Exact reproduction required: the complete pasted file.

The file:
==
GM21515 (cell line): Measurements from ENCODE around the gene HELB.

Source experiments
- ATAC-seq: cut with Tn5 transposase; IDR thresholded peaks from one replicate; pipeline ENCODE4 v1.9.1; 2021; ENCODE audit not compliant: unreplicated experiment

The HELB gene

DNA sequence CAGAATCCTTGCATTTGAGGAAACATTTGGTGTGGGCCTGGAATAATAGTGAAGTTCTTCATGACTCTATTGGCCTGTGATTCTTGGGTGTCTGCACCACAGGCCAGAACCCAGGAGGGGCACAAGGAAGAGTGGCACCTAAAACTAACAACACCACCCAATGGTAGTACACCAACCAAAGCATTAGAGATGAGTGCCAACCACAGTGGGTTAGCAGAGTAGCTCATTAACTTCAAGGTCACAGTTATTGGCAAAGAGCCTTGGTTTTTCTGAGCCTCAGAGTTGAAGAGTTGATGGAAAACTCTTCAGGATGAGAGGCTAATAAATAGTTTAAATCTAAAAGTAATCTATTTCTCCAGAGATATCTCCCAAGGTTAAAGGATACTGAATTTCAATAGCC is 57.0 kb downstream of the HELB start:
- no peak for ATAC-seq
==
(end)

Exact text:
GM21515 (cell line): Measurements from ENCODE around the gene HELB.

Source experiments
- ATAC-seq: cut with Tn5 transposase; IDR thresholded peaks from one replicate; pipeline ENCODE4 v1.9.1; 2021; ENCODE audit not compliant: unreplicated experiment

The HELB gene

DNA sequence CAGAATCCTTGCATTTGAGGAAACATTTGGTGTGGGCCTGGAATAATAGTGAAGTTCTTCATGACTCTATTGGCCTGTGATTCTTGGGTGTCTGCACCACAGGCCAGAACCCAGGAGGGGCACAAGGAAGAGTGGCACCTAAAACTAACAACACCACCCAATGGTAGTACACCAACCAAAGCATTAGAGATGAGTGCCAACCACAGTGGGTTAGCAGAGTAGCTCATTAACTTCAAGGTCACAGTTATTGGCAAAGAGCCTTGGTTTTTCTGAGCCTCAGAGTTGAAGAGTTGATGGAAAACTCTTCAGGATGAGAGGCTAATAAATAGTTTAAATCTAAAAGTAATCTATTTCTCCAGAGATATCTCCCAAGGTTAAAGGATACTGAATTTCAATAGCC is 57.0 kb downstream of the HELB start:
- no peak for ATAC-seq